Eunice Hogan had planned for the secret to be buried with her. But when one is given a death sentence, reality begins to take on a different look. No, that wasn’t entirely the case. Somehow this had nothing to do with reality. Yet she was sitting in the doctor’s office next to Henry and hearing the reality that a time limit had been placed on her life.
A numbness swept over her and apparently over Henry, too. They listened to the doctor, who said Eunice was fortunate to have been free of cancer for over a decade. He was sorry, but there’d been a recurrence of the cancer. It had metastasized and was now in the liver and pelvic area. This accounted for her digestive symptoms, her feeling bloated and having nausea. He presented options like chemotherapy, radiation, exploratory surgery.
Maybe she missed something. Maybe he or Henry said healing was possible; maybe Henry said they believed in miracles. But Eunice didn’t hear anything like that. All she could hear was her mind asking, What am I supposed to do?
Go home and fix supper? Do the laundry? Mop a floor? She had to check herself to keep that hysterical tickle from escaping her throat. If she laughed, she’d never stop. She didn’t know how to feel, how to think, what to say or do. How did one handle such a thing?
Oh, the doctor didn’t set a date, a day, or an hour, but. . .six months, more or less—as if a day were a thousand years. That timelessness vanished when she and Henry left the doctor’s office. The day was going all too quickly. Her life was on the highway to death. On the other side of the median strip, vehicles were going in the opposite direction toward Asheville.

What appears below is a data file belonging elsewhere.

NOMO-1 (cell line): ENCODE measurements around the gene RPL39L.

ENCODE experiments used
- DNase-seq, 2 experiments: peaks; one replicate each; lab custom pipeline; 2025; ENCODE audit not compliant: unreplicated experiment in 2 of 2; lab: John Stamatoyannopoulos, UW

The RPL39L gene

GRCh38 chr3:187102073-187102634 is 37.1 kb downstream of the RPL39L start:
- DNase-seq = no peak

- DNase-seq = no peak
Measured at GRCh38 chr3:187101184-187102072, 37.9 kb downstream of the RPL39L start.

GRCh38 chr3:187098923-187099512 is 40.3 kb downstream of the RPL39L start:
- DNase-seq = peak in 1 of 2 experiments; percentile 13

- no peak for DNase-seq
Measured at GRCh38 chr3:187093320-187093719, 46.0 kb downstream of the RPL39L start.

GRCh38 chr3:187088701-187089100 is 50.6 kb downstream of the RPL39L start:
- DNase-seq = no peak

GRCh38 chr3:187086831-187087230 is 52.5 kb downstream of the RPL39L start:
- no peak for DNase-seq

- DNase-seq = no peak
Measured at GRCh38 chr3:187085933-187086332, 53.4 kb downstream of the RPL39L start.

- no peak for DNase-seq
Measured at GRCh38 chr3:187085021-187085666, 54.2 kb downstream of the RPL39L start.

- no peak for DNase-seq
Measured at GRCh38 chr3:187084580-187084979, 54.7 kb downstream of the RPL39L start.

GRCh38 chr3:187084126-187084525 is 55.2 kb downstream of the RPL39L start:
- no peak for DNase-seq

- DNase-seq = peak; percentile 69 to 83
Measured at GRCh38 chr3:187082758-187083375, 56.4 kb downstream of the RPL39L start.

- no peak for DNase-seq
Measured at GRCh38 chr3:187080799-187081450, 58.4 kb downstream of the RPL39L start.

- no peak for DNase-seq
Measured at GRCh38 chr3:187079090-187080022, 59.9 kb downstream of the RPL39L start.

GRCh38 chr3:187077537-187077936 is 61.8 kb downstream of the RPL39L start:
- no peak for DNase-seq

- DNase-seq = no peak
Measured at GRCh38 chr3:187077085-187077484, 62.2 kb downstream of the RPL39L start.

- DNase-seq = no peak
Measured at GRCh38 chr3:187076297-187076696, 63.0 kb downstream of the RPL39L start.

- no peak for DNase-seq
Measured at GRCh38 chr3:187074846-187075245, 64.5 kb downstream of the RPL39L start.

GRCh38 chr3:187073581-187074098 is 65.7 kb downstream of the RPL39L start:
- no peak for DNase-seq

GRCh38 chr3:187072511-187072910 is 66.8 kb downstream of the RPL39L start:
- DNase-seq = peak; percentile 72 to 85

She sat in the passenger seat while Henry drove. They were heading to. . .his home in Laurel Ridge. She was heading to. . .her home in eternity.
She heard him say, “We believe in miracles, you know.”
How could she leave Henry? He couldn’t pick out the right color tie to wear with his suit on Sunday morning. How could he take care of her? She’d taken care of him for half a century.
How flippantly she’d said and heard others say that we begin to die the day we’re born; there’s nothing certain but taxes and death; and we never know if we will draw another breath. Death could be any moment. . .except this moment. Now, her moments were numbered.
“It’s a nice day,” Henry said when they reached home. “Why don’t you sit on the porch, and I’ll make us some lunch?”
Isn’t that what she normally said to him? Had the roles reversed so quickly?
She sat in a rocking chair, feeling the warmth of the sunny afternoon—a time when new life was beginning. Henry’s jonquils were already popping out of the ground. Her gaze lifted to the mountains. How could she climb this one?
She took in a deep breath. She’d heard that life flashes before one’s eyes at the moment of death.What did it do when you’d just been told that you have six months to live?
Would it slowly unravel like the threads in a knitted sweater you’ve thoroughly messed up? You pull the yarn. It zigzags across the pattern, unraveling until it lies in a pile on the floor. You knitted it for Christmas, but Christmas Eve has come, and there’s not enough time to start over. You look at the mess on the floor that is indefinable, not a sweater at all.
It’s just yarn. . .
signifying. . .
The thought reminded her of a passage of Shakespeare’s Macbeth she’d read, memorized, and taught:
Out, out, brief candle!
Life’s but a walking shadow, a poor player
That struts and frets his hour upon the stage
And then is heard no more: it is a tale
Told by an idiot, full of sound and fury,
Is that how her life would end? What was her responsibility? Her life was not going to end in some sudden automobile accident, no plane crash, no elephantine foot on her chest, no quick going.
Six months. Too little time to plan anything in the future.
Too much time to reflect on the yarn.
Just enough time to reflect on the secret hidden inside the back cover of her Bible.